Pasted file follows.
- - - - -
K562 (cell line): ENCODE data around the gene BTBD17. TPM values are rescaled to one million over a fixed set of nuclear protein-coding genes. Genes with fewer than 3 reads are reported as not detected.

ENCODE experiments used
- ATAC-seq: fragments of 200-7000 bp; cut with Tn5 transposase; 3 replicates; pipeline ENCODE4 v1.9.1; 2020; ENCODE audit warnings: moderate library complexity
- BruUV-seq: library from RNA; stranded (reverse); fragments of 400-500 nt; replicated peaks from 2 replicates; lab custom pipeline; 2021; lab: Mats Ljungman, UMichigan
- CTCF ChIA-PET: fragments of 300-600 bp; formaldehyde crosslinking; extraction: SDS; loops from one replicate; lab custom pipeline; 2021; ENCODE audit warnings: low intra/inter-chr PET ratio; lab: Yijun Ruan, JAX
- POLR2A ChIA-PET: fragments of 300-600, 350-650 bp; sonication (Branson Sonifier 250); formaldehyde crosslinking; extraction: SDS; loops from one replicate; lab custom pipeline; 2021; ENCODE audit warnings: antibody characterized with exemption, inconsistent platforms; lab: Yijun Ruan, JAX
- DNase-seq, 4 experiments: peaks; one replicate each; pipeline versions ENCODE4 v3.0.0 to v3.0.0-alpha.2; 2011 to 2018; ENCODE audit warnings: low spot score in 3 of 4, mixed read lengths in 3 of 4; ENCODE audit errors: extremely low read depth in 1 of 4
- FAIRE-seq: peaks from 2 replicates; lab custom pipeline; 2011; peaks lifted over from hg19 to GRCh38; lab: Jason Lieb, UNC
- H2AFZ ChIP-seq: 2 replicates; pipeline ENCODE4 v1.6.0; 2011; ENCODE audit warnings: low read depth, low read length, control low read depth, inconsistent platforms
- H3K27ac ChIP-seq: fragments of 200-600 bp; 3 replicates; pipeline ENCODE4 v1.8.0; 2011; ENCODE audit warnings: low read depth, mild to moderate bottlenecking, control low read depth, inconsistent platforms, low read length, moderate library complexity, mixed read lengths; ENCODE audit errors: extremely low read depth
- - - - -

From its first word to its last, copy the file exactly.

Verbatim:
K562 (cell line): ENCODE data around the gene BTBD17. TPM values are rescaled to one million over a fixed set of nuclear protein-coding genes. Genes with fewer than 3 reads are reported as not detected.

ENCODE experiments used
- ATAC-seq: fragments of 200-7000 bp; cut with Tn5 transposase; 3 replicates; pipeline ENCODE4 v1.9.1; 2020; ENCODE audit warnings: moderate library complexity
- BruUV-seq: library from RNA; stranded (reverse); fragments of 400-500 nt; replicated peaks from 2 replicates; lab custom pipeline; 2021; lab: Mats Ljungman, UMichigan
- CTCF ChIA-PET: fragments of 300-600 bp; formaldehyde crosslinking; extraction: SDS; loops from one replicate; lab custom pipeline; 2021; ENCODE audit warnings: low intra/inter-chr PET ratio; lab: Yijun Ruan, JAX
- POLR2A ChIA-PET: fragments of 300-600, 350-650 bp; sonication (Branson Sonifier 250); formaldehyde crosslinking; extraction: SDS; loops from one replicate; lab custom pipeline; 2021; ENCODE audit warnings: antibody characterized with exemption, inconsistent platforms; lab: Yijun Ruan, JAX
- DNase-seq, 4 experiments: peaks; one replicate each; pipeline versions ENCODE4 v3.0.0 to v3.0.0-alpha.2; 2011 to 2018; ENCODE audit warnings: low spot score in 3 of 4, mixed read lengths in 3 of 4; ENCODE audit errors: extremely low read depth in 1 of 4
- FAIRE-seq: peaks from 2 replicates; lab custom pipeline; 2011; peaks lifted over from hg19 to GRCh38; lab: Jason Lieb, UNC
- H2AFZ ChIP-seq: 2 replicates; pipeline ENCODE4 v1.6.0; 2011; ENCODE audit warnings: low read depth, low read length, control low read depth, inconsistent platforms
- H3K27ac ChIP-seq: fragments of 200-600 bp; 3 replicates; pipeline ENCODE4 v1.8.0; 2011; ENCODE audit warnings: low read depth, mild to moderate bottlenecking, control low read depth, inconsistent platforms, low read length, moderate library complexity, mixed read lengths; ENCODE audit errors: extremely low read depth